Everyone is making bread this spring & summer, and there are lots of historic sites that are associated with bread, grain, grist and other parts of the process of feeding people. Let’s visit a few of them!
The Batoche and St. Laurent areas were home to approximately 1,200 settlers. They grew many crops, including wheat. If you visit Batoche you can see the traditional Metis way of allotting farmland – much more equitable and sensitive to the land than the plots the Canadian land surveyors imposed on them.
I learned a lot about Batoche recently from a brief visit, and from Towards a Prairie Atonement by Trevor Harriet.
Val Marie, Saskatchewan
Grain was transported grain elevators like Val Marie and assessed and sold to the wheat pool.
Val Marie is an 1927 Historic Crib Style Grain Elevator, the Lighthouse of the Prairies
There were once hundreds of grain elevators across the Canadian prairies. They were landmarks and gave a sense of place to the locals.
The Exchange District illustrates Winnipeg’s key role as a centre of grain and wholesale trade, finance and manufacturing at the turn of the 20th century.
Mississippi Mills, Ontario
Conservation area that is home to R. Tait McKenzie & Dr. James Naismith Collection.
I used to play in the mill stream here as a child.
Mills turn grain into flour so you can turn it into bread!
Previously the Gooderham & Worts Distillery, now a commercial district. A very different sort of loaf, but historically lots of people were involved in brewing or distilling.
Montague, Prince Edward Island
Lots of historic places actually bake bread as part of their programming!
As one of my colleagues said in a recent blog, which inspired this this:
If we take that word wilderness to mean “the unknown” we can make an argument about the use of bread as a comforting symbol of home and of culture against the great uncertainty we are collectively living through. (“The Stuff of Life: The Living Heritage of Bread in a Time of Change”, Kristin Catherwood)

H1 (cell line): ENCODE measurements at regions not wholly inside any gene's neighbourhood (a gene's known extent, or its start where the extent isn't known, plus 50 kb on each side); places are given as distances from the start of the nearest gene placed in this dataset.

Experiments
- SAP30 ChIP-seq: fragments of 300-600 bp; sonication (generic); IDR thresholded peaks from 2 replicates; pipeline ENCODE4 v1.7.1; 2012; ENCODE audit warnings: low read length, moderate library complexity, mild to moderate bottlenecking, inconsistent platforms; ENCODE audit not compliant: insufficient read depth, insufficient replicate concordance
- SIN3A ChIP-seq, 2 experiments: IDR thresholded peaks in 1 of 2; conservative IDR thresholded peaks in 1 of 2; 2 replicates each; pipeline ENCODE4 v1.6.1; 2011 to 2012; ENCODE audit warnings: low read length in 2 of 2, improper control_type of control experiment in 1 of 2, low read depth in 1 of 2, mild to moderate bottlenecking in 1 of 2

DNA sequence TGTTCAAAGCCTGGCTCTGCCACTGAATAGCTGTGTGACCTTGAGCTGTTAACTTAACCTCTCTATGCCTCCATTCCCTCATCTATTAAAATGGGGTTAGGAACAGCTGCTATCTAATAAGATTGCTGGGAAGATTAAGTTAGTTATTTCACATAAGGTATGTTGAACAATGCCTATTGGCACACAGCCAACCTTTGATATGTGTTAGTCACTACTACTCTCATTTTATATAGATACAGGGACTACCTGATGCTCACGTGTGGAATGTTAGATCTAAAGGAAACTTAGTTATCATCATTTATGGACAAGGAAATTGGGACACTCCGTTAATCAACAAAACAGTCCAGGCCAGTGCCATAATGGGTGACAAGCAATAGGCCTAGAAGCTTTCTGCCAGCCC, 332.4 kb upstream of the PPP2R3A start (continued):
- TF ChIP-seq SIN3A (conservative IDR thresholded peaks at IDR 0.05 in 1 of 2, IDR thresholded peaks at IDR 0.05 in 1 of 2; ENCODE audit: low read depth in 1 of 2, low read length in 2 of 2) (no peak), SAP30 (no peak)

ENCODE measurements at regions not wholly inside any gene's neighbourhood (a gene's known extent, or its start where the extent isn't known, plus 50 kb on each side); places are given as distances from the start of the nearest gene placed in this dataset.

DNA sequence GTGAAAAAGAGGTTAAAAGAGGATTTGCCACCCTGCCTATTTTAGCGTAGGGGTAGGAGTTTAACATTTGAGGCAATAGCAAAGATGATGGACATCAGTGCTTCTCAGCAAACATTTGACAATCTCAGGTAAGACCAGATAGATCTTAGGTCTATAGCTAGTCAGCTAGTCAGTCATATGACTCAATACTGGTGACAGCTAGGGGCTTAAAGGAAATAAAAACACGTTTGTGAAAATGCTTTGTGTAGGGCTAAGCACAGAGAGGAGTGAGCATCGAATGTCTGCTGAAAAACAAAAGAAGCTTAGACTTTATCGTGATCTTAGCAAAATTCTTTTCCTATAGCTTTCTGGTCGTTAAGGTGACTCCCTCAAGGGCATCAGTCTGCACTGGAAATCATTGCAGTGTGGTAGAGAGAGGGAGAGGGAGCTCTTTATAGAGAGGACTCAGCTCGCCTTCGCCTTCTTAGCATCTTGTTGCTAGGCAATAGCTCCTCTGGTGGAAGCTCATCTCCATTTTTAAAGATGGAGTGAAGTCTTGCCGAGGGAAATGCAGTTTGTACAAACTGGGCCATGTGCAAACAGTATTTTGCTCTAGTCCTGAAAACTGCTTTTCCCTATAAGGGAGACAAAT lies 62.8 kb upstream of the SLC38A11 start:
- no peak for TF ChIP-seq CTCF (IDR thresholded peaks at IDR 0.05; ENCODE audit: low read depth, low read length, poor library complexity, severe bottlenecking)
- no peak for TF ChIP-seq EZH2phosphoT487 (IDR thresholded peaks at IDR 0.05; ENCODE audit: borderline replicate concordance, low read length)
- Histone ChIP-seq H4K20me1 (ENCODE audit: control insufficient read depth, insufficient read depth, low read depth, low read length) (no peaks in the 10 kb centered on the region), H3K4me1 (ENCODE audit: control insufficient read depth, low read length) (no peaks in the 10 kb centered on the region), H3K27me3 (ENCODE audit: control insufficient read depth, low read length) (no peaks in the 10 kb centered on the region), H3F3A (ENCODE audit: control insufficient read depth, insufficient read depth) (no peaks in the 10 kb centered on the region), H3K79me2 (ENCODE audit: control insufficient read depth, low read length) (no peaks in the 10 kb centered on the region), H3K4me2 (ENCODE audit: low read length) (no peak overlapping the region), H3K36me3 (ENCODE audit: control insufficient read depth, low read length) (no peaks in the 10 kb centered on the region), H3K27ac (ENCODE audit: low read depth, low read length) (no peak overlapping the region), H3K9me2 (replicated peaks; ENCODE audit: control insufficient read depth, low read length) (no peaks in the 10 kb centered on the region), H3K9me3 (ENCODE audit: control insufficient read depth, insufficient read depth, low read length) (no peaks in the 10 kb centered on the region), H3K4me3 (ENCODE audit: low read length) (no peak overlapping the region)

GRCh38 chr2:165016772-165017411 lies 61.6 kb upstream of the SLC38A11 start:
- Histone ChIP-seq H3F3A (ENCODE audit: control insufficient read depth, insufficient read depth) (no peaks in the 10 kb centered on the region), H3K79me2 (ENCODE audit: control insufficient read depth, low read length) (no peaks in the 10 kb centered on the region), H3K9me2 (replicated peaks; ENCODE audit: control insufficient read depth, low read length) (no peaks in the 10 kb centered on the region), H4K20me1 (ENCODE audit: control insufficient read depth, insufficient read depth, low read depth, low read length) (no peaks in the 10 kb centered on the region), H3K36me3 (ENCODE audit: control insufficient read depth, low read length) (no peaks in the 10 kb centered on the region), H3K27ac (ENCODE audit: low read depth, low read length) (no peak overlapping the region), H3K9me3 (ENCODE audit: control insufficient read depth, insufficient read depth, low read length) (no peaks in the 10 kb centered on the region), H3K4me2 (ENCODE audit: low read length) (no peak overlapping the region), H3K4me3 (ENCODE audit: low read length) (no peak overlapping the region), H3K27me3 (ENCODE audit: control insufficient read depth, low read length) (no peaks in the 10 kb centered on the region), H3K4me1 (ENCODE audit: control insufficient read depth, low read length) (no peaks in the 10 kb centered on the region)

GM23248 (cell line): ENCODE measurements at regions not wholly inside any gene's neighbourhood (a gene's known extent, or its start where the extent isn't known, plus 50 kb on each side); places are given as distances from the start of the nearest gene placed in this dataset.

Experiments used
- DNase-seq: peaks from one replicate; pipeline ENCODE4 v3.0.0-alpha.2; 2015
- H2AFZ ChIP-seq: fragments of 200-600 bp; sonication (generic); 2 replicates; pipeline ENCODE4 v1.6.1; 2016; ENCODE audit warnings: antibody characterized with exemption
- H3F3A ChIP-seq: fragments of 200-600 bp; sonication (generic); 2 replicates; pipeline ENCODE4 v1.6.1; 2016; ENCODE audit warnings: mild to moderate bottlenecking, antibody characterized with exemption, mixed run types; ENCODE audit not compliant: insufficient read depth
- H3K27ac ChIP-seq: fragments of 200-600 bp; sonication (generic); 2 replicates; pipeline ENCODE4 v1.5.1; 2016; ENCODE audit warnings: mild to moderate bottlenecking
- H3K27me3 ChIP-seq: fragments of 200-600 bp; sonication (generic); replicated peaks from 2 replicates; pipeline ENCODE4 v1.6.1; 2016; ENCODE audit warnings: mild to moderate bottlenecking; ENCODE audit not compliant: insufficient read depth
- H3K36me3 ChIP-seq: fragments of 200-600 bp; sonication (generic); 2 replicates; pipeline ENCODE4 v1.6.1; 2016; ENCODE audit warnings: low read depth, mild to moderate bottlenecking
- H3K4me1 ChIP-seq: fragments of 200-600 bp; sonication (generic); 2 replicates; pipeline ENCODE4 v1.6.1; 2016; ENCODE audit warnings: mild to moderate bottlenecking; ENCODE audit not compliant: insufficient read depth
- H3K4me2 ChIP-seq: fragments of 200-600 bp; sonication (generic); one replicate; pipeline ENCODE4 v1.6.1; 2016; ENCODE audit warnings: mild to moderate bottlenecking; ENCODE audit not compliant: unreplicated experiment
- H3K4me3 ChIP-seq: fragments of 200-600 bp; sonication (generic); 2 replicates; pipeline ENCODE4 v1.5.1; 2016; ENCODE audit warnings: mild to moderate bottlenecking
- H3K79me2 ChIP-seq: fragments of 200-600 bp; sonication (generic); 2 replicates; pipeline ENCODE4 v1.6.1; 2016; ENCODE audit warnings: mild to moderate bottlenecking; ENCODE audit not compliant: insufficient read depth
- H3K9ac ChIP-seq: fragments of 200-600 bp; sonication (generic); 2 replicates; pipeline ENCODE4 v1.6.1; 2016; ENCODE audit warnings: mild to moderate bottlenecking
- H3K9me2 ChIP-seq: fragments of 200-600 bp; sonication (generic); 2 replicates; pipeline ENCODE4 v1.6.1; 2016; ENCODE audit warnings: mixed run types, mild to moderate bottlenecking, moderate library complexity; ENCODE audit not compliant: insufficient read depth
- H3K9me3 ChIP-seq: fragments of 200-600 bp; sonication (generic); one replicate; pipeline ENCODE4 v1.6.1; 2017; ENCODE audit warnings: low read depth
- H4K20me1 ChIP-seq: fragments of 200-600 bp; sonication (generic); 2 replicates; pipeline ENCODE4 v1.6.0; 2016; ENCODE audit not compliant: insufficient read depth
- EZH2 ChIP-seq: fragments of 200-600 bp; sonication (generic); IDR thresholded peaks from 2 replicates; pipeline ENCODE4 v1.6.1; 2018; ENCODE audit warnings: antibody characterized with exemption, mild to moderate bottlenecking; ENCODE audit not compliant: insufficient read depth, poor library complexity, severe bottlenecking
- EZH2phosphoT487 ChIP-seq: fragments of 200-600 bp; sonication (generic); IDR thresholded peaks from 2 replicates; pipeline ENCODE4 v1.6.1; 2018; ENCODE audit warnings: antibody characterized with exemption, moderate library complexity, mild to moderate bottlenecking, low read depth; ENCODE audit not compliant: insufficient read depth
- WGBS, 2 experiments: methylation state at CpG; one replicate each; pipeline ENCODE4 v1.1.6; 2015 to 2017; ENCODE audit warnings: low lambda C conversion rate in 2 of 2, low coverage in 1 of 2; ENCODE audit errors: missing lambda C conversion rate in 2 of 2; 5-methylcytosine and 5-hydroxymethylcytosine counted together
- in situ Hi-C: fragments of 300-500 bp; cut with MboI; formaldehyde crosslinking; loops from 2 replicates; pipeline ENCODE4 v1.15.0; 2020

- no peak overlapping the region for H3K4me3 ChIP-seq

Batoche, Saskatchewan to Montague, Prince Edward Island
50 Great Saves: The Heritage Railway Stations Protection Act
Duncan, British Columbia to McAdam, New Brunswick 10 places
In 1990, the Heritage Railway Stations Protection Act came into effect after years of lobbying with the help of the National Trust for Canada. The act has granted over 150 railway stations federal legal protection across the country including the Duncan train station in Duncan, BC and the McAdam Railway Station in McAdam, New Brunswick.
Atlantic Canada’s Hidden Histories
Shelburne, Nova Scotia to Middle Sackville, Nova Scotia 35 places
geocaches that demonstrate the rich, diverse histories of Atlantic Canada.
Halifax, Nova Scotia to Middle Sackville, Nova Scotia 9 places
The geography of Black urban Halifax and Windsor encompassing the waves of Black migration
The Hidden Black Cityscape
Saint Marys Parish to New Brunswick 15 places
Explore Fredericton’s early Black history. Often missing from the modern cityscape.